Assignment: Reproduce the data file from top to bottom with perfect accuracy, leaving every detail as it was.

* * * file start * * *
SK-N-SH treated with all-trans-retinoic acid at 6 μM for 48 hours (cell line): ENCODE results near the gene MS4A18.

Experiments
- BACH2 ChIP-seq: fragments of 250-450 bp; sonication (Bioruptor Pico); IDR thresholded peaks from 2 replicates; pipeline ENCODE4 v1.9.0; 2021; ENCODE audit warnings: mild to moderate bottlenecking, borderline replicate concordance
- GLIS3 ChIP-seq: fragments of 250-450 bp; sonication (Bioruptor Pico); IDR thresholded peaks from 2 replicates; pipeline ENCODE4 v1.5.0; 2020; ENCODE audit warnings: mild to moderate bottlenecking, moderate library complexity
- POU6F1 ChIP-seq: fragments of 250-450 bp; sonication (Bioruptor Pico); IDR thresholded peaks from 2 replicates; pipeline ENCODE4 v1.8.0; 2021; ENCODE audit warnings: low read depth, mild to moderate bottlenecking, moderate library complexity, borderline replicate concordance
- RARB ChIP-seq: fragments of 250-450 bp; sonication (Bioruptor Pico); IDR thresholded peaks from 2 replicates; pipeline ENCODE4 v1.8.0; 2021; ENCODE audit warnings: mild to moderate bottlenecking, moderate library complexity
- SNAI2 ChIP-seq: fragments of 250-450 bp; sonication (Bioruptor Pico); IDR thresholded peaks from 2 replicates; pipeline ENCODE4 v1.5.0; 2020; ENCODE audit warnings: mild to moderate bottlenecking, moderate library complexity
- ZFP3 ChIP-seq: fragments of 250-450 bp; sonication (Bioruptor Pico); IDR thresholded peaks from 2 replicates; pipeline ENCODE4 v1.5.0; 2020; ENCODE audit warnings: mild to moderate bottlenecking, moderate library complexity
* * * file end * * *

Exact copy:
SK-N-SH treated with all-trans-retinoic acid at 6 μM for 48 hours (cell line): ENCODE results near the gene MS4A18.

Experiments
- BACH2 ChIP-seq: fragments of 250-450 bp; sonication (Bioruptor Pico); IDR thresholded peaks from 2 replicates; pipeline ENCODE4 v1.9.0; 2021; ENCODE audit warnings: mild to moderate bottlenecking, borderline replicate concordance
- GLIS3 ChIP-seq: fragments of 250-450 bp; sonication (Bioruptor Pico); IDR thresholded peaks from 2 replicates; pipeline ENCODE4 v1.5.0; 2020; ENCODE audit warnings: mild to moderate bottlenecking, moderate library complexity
- POU6F1 ChIP-seq: fragments of 250-450 bp; sonication (Bioruptor Pico); IDR thresholded peaks from 2 replicates; pipeline ENCODE4 v1.8.0; 2021; ENCODE audit warnings: low read depth, mild to moderate bottlenecking, moderate library complexity, borderline replicate concordance
- RARB ChIP-seq: fragments of 250-450 bp; sonication (Bioruptor Pico); IDR thresholded peaks from 2 replicates; pipeline ENCODE4 v1.8.0; 2021; ENCODE audit warnings: mild to moderate bottlenecking, moderate library complexity
- SNAI2 ChIP-seq: fragments of 250-450 bp; sonication (Bioruptor Pico); IDR thresholded peaks from 2 replicates; pipeline ENCODE4 v1.5.0; 2020; ENCODE audit warnings: mild to moderate bottlenecking, moderate library complexity
- ZFP3 ChIP-seq: fragments of 250-450 bp; sonication (Bioruptor Pico); IDR thresholded peaks from 2 replicates; pipeline ENCODE4 v1.5.0; 2020; ENCODE audit warnings: mild to moderate bottlenecking, moderate library complexity